Crossy Road's Surprising Success, Future Secrets, Dota 2 Connection

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Endless runner Crossy Road has only been out on iOS for a month, but developer Hipster Whale is already celebrating over ten million downloads. It's a large milestone for the indie Australian developer, and the number only stands to grow as the game launches on Android this week.

The success of Crossy Road can mostly be attributed to its simplicity. Straightforward controls make it possible to get in a quick game no matter where you're at, and a score-chasing leaderboard encourages constant competition between friends. The charming, voxel aesthetic and easily unlockable characters just add to its minimalist appeal.

To find out more about what lies behind Crossy Road's hidden secrets, what it's like to be spotlighted by PewdiePie, and future plans for the game, GameSpot spoke with the duo behind Melbourne-based developer Hipster Whale: Matthew Hall and Andy Sum.

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Why the game is free

Crossy Road is free to download and doesn't put up paywalls that prevent players from continuing. Additional characters are unlocked by playing, though players have the option to purchase them with real-world money to speed up the process. For Hall, the game's model was a combination of experimentation and learning from the mistakes of others.

"There's very little precedent for games that are this friendly. There was a game called Punch Quest, which I really loved, that had a really friendly approach to monetization," Hall said. "You could pretty much play it as long as you wanted without paying anything. It got an astounding number of players but very few people actually bought into it. It was almost like a warning to people not to try this way. But as a consumer, I don't really like consumables that much. I don't really like buying coin packs. It's an experiment to see if other people felt the same as me... I don't think [Crossy Road] would've gone viral if we had put paywalls."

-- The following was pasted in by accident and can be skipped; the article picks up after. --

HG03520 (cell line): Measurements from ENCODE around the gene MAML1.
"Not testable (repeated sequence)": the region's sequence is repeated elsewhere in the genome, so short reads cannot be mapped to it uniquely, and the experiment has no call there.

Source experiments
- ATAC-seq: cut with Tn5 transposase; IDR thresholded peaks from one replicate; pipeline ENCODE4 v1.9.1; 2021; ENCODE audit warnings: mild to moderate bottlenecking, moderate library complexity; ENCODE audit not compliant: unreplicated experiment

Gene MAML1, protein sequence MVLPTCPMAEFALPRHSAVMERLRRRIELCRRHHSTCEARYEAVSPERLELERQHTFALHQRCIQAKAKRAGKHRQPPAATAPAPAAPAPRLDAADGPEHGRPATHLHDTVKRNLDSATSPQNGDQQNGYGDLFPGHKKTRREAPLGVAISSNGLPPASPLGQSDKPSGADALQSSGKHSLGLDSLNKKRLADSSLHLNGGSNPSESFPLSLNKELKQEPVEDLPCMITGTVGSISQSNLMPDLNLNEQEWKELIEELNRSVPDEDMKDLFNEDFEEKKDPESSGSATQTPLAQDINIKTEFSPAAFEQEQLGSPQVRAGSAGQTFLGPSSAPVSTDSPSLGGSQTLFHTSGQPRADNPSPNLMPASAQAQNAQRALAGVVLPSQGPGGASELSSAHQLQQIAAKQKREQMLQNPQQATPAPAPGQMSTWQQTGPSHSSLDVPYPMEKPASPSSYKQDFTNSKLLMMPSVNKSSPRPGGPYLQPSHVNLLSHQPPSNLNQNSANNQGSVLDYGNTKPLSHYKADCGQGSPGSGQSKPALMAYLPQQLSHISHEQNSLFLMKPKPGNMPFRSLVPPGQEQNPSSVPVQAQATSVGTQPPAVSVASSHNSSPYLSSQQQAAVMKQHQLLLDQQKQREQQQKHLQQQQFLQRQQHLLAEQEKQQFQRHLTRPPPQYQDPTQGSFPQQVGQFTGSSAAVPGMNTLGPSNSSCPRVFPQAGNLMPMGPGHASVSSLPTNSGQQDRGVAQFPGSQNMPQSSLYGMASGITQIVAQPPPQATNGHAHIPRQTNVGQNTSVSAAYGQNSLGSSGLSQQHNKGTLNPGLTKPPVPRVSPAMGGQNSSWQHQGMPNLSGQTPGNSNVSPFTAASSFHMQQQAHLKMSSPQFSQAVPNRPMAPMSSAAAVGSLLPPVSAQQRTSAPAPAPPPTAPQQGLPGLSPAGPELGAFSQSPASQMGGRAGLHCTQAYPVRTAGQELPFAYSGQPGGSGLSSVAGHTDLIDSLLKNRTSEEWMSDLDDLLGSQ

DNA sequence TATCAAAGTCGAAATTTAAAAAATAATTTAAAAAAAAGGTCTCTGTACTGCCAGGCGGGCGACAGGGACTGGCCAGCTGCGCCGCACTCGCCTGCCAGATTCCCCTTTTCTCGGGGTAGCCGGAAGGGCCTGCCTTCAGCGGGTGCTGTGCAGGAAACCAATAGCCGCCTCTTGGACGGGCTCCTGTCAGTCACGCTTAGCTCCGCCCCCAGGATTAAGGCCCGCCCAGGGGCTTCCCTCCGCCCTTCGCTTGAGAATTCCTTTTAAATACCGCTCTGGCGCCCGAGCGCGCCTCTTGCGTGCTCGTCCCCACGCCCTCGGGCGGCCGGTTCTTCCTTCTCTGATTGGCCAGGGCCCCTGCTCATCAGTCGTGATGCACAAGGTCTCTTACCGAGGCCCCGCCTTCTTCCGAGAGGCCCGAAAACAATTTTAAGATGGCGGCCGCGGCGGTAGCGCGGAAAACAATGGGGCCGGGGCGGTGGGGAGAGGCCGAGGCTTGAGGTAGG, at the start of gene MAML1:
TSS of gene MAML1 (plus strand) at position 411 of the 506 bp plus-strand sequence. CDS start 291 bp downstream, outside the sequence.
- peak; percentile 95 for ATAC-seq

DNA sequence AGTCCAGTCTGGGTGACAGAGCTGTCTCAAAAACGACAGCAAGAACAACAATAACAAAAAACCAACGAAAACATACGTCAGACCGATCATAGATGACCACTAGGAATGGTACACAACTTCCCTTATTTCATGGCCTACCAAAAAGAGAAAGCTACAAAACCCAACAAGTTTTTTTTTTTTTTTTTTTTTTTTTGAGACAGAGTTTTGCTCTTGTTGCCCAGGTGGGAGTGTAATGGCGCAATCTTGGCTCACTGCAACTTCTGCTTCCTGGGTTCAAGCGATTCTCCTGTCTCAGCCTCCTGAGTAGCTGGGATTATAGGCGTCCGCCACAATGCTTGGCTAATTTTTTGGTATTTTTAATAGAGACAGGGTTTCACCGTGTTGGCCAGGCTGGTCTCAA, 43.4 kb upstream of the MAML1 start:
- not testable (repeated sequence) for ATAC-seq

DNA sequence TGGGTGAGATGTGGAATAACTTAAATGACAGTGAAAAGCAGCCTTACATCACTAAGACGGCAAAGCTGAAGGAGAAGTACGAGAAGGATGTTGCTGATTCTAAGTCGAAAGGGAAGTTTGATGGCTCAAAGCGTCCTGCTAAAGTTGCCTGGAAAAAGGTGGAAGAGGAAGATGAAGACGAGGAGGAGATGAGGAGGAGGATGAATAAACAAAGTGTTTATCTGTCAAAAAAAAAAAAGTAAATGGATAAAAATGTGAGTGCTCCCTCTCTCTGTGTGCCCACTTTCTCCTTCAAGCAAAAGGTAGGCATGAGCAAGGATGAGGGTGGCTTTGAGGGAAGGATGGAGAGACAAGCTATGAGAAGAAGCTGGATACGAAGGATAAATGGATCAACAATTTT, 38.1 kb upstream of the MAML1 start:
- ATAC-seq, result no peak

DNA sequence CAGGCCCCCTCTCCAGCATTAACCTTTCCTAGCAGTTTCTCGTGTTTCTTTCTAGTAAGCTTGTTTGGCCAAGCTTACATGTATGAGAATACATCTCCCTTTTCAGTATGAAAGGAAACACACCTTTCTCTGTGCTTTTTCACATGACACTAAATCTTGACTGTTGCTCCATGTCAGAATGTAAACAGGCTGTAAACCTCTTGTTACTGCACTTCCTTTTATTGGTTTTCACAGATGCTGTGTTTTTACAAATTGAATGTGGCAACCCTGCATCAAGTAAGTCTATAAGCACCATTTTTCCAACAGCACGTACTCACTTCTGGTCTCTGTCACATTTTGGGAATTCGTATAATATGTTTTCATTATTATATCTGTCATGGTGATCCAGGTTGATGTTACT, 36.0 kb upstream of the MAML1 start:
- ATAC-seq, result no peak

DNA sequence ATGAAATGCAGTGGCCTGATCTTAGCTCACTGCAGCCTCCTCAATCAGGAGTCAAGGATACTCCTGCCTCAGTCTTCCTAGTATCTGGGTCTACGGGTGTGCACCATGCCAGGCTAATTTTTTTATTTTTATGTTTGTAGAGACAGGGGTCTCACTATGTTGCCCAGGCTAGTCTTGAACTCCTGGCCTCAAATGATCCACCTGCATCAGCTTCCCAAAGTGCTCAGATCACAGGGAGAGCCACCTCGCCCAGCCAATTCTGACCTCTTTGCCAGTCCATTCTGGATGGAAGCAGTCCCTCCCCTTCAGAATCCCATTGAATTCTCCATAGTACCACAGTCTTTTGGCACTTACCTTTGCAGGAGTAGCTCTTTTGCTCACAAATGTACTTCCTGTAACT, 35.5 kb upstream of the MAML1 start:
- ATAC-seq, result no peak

"I think that's one of the reasons why people felt comfortable sharing it with their friends," Sum added.

The model has evidently paid off. It only took a month to hit the 10 million download milestone on iOS and last week saw the app's launch on Android via the Amazon app store. The Google Play store debut is set to happen on January 8 next year.

"I think we made our investment back day one, or day two. Since then, everything's been going up and up," Hall said.

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The best character

Sales come from the purchase of in-game characters, which can also be unlocked through playing. With more than fifty characters currently available, Sum and Hall have read a lot of online debate regarding which one's the best.

"There's characters that make it harder, but none of them make [the game] easier," Sum explained.

"I was particularly inspired by Dota 2's model for payments. That anyone could play the same game but it has cosmetic changes. I think that was really important for the high score thing as well. If we had characters that did change the game then you wouldn't be able to compare your scores with your friends."

"It then becomes this personal thing about 'Who's your main character?'. Everyone's got their favorite; I always play Lucky Cat," Hall said.

What about characters that change the game in reportedly "strange" ways, such as the Forget-Me-Not? Do they mean anything?